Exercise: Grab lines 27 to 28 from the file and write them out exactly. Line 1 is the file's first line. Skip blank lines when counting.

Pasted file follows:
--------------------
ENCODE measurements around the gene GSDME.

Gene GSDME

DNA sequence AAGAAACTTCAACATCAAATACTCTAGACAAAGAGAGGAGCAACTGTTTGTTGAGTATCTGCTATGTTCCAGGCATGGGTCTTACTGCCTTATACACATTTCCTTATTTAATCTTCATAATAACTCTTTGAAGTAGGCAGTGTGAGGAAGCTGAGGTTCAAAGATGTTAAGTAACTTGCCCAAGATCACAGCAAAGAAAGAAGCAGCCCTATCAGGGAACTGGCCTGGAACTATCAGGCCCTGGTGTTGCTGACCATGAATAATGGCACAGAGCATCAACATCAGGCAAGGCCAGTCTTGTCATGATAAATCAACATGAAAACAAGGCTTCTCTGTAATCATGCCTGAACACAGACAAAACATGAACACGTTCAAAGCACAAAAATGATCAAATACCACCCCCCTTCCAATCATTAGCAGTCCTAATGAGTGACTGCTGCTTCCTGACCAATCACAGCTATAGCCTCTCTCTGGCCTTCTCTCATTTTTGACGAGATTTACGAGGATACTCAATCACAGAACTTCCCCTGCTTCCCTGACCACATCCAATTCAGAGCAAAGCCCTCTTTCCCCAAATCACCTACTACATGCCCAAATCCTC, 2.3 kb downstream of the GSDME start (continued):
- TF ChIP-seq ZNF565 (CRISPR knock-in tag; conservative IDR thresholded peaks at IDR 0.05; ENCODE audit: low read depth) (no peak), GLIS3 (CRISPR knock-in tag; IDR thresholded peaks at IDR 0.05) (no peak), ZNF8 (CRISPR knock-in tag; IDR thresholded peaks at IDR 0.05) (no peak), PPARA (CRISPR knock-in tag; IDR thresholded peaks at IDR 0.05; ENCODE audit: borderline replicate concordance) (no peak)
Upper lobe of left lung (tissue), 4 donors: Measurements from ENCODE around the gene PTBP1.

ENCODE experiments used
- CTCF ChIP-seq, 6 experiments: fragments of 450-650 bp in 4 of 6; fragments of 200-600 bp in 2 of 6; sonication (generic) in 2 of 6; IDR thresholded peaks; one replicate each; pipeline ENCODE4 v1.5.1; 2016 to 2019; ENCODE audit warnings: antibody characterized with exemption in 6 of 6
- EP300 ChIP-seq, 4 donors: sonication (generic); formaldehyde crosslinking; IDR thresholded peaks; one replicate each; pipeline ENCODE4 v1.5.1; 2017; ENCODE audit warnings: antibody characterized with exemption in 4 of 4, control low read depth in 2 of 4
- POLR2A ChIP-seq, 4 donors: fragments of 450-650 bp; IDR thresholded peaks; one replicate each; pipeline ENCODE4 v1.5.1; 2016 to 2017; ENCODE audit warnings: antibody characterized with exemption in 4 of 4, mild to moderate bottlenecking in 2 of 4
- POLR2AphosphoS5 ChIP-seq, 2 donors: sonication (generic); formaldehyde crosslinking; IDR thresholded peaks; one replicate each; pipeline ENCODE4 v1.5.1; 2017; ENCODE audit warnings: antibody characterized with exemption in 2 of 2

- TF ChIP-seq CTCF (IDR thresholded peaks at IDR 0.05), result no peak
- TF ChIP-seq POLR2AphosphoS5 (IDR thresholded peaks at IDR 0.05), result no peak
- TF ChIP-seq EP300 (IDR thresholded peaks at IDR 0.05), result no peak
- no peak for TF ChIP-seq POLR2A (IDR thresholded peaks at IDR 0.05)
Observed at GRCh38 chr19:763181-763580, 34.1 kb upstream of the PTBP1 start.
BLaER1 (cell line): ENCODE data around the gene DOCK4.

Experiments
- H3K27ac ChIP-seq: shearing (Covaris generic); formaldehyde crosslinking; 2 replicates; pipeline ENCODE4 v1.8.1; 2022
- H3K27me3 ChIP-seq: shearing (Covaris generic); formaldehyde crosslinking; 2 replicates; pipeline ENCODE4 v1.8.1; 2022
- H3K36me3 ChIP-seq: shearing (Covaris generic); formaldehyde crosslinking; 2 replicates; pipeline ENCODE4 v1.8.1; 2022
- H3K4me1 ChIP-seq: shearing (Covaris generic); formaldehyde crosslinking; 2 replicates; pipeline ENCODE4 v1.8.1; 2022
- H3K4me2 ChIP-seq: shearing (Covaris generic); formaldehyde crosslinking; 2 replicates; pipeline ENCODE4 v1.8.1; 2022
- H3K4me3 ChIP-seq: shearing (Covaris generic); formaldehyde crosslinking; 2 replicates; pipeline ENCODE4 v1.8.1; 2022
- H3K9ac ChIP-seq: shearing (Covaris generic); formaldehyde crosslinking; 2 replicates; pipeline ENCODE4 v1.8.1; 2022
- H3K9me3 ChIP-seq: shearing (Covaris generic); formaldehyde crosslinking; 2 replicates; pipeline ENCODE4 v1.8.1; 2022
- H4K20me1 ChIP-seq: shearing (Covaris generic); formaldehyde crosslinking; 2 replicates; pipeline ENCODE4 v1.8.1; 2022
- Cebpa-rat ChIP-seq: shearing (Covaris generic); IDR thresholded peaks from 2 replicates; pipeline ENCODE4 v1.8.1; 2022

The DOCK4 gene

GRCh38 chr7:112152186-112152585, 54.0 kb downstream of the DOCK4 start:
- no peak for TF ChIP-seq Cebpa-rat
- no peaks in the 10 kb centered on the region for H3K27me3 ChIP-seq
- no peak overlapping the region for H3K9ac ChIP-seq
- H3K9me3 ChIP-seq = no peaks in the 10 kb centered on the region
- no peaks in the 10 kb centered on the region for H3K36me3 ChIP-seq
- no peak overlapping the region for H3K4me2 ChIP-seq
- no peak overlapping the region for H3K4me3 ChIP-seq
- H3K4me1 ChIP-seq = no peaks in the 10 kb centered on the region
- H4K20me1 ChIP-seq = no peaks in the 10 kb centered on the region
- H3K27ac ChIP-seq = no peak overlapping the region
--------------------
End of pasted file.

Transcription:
- Cebpa-rat ChIP-seq: shearing (Covaris generic); IDR thresholded peaks from 2 replicates; pipeline ENCODE4 v1.8.1; 2022

The DOCK4 gene